The nations real gross domestic product (GDP) increased at an annual rate of 3.0 percent in the second quarter, according to the "second" estimate released by the Bureau of Economic Analysis on Wednesday. GDP has averaged annual growth rates of just 2.2 percent in this recovery, which is now the third longest in US history.
"If not for the uncertain impact of Harvey, we would be tempted to raise our current 2.4% estimate for Q3 GDP growth", he says in an economics update. Under President Barack Obama in 2013 and 2014, quarterly growth occasionally exceeded 3 percent.
Last quarter's rise was the slowest in more than two years and followed a 1.8 percent rate of increase in the first quarter. Lower residential fixed investment and lower spending at the state and local government levels partially offset the gains. The average of real GDP and real GDI, a supplemental measure of US economic activity that equally weights GDP and GDI, increased 3.0 percent in the second quarter, compared with an increase of 2.0 percent in the first quarter.
It will take more than one quarter's data for the White House or congressional Republicans to be able to claim credit for lifting the economy's growth trajectory.
Hurricane Harvey's pummeling of major population and production centers in Texas and Louisiana will likely constrain growth in the third quarter. Volatility has returned, geopolitical tension is rising, and the devastation of Harvey has many observers questioning what's in store for the future, particularly as the USA dollar declines.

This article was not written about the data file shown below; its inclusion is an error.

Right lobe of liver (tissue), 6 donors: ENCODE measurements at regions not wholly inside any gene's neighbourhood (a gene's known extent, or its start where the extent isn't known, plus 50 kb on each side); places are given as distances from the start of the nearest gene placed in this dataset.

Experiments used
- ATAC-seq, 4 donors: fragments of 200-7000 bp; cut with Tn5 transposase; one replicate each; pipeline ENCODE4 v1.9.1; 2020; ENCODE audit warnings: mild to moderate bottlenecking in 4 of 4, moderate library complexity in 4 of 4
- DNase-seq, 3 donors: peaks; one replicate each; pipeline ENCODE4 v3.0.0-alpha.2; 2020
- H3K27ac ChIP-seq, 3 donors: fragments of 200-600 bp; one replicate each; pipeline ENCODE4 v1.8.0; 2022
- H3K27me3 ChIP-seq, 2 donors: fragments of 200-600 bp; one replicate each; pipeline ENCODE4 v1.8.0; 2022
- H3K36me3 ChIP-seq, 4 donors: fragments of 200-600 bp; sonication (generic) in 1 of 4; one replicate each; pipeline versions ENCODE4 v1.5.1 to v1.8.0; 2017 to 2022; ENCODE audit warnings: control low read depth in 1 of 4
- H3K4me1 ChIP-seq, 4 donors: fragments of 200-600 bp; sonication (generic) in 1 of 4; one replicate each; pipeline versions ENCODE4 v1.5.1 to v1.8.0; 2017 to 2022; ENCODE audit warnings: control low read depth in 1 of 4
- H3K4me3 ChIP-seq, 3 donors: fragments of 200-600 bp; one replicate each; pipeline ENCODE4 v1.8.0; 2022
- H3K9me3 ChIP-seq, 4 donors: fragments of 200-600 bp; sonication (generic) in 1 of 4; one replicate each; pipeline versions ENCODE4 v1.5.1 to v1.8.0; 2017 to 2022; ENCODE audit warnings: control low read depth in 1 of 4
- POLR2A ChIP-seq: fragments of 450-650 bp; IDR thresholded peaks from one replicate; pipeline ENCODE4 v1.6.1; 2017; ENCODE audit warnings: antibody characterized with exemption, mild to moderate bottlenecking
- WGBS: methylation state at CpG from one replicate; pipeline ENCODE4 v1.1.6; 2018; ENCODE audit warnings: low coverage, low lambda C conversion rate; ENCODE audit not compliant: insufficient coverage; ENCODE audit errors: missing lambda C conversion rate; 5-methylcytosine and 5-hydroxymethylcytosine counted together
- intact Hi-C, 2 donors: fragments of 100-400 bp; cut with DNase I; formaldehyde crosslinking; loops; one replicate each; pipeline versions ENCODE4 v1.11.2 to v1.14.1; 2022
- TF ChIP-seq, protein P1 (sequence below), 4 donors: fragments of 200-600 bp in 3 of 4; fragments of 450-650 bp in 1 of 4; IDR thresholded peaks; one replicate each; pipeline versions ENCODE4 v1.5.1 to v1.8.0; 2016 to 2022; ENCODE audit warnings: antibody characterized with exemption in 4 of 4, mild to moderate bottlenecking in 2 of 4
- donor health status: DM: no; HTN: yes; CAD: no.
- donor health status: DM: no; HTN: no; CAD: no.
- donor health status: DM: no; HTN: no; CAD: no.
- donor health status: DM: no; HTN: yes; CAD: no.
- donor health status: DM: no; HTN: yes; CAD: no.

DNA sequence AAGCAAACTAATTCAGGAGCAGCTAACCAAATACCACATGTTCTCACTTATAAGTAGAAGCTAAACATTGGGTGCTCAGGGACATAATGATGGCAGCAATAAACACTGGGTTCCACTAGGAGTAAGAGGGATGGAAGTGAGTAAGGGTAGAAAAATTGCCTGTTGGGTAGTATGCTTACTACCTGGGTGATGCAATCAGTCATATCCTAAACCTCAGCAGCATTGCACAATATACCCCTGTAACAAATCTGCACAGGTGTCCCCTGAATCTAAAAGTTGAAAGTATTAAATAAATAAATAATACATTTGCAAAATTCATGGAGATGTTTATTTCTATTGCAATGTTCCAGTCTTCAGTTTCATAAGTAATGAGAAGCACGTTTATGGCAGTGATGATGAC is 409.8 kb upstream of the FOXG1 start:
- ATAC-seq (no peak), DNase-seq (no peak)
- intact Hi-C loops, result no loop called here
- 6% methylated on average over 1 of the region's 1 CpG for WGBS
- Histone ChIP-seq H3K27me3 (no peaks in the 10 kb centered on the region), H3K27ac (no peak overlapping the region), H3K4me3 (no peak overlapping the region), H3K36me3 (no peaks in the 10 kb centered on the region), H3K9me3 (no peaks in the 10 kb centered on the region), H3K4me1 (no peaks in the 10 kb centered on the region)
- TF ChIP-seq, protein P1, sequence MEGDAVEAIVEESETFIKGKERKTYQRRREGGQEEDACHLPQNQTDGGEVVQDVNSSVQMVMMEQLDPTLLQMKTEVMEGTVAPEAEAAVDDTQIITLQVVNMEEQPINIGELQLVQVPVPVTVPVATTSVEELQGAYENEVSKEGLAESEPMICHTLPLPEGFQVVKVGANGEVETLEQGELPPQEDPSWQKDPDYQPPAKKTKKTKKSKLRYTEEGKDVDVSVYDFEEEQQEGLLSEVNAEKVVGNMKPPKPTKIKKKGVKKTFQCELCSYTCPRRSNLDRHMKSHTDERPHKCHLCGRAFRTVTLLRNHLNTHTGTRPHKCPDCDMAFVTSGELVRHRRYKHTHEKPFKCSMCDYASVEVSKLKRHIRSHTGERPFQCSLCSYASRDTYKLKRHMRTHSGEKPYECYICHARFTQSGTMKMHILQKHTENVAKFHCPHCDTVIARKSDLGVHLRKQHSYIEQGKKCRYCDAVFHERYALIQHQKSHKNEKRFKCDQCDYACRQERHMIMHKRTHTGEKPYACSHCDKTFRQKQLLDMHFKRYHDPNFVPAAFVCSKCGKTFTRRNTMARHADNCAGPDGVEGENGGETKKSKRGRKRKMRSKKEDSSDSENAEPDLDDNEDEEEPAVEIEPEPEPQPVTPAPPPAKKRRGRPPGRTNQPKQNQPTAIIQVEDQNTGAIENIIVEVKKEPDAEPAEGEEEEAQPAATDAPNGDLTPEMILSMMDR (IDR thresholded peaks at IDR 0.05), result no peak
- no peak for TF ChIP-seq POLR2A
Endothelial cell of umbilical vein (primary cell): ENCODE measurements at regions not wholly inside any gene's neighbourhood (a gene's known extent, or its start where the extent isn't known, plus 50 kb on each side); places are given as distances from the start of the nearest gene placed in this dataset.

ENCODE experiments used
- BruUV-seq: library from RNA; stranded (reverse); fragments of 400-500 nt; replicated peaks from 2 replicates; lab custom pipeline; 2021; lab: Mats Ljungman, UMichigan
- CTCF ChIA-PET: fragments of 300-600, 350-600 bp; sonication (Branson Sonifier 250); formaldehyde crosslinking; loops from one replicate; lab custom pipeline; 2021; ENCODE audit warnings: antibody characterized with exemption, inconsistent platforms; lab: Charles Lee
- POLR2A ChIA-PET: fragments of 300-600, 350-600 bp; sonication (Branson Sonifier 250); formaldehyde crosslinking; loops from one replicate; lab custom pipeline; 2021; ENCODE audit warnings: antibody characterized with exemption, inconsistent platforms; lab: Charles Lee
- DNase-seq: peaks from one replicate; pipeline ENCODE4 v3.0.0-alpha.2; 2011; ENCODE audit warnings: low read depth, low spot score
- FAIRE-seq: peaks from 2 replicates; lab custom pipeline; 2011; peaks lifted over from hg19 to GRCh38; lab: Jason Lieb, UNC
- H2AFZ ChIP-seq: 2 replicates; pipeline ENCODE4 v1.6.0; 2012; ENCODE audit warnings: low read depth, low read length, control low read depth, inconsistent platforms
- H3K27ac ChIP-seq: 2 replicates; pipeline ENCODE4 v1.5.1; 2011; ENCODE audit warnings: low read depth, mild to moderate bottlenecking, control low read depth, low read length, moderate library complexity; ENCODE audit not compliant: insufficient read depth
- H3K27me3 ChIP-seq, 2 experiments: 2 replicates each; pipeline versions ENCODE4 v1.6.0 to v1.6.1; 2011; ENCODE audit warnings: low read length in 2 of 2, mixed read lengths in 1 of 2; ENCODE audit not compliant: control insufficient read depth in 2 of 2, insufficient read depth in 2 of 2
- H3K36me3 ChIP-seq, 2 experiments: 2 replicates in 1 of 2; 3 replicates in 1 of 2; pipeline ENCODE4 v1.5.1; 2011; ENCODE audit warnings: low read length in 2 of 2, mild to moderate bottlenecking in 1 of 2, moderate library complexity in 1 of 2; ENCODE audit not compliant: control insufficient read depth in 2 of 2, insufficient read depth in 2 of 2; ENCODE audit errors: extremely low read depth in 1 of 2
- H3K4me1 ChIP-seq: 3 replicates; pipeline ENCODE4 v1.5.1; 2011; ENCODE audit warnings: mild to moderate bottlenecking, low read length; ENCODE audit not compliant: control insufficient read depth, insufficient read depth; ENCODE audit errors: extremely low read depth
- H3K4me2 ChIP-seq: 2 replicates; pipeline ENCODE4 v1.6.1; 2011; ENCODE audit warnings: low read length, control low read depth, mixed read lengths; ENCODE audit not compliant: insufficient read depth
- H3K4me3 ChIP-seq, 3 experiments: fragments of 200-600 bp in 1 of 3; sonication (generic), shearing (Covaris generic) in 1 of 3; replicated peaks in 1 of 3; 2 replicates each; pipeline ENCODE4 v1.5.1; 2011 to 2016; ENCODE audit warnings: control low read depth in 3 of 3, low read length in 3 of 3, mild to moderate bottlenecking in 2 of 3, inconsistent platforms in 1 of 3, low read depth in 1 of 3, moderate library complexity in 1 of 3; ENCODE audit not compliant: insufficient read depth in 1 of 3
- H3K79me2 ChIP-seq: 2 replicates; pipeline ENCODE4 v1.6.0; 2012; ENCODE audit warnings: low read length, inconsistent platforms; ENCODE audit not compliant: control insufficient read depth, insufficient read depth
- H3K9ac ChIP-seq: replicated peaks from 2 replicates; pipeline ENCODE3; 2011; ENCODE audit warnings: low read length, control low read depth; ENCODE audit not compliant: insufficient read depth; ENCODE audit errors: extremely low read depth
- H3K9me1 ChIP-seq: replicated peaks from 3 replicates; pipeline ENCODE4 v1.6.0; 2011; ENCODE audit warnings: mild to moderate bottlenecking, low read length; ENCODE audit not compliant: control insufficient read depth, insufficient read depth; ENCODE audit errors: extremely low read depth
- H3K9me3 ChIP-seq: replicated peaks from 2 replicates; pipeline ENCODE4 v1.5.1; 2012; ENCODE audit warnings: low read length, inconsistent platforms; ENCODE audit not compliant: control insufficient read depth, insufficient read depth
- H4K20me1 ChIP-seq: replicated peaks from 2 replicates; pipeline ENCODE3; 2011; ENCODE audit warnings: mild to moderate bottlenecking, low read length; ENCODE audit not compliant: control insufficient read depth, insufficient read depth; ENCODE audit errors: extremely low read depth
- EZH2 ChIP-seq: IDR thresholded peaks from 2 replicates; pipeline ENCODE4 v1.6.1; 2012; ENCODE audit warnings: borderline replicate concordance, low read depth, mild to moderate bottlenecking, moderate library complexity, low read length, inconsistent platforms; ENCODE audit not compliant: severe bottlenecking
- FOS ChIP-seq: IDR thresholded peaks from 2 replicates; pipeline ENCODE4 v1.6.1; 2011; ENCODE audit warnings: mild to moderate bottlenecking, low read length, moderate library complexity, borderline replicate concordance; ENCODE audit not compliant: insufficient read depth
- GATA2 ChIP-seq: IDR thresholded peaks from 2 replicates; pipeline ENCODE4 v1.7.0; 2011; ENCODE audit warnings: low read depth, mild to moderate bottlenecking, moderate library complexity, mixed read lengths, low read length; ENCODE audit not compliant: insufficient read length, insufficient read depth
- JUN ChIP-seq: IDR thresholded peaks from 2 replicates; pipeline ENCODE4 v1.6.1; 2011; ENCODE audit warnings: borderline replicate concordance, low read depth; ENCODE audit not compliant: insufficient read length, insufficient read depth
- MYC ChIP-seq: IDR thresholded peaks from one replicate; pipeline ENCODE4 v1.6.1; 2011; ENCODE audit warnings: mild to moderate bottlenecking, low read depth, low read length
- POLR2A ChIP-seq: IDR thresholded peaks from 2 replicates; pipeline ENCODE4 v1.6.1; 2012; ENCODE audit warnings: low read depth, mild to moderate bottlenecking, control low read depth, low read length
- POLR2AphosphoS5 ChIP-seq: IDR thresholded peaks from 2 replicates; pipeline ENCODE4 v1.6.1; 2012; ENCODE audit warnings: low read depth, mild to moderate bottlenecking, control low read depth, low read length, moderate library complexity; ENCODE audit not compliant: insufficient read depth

Mr Trump plans tax cuts, deregulation and infrastructure spending but the administration has yet to pass any economic legislation amid gridlock on Capitol Hill. That's still well under the Federal Reserve's desired inflation rate in a range of 2.0% to 2.5%.
Real gross domestic income (GDI) growth for the second quarter came in at 2.9%.
The Fed's preferred inflation measure, the personal consumption expenditures (PCE) price index excluding food and energy, increased at a 0.9 percent rate as previously reported.
Investment on nonresidential structures increased at a 6.2 percent pace, rather than the previously reported 4.9 percent rate.
Consumer spending was the main engine for the strength in the second quarter, rising a revised 3.3% in the second quarter.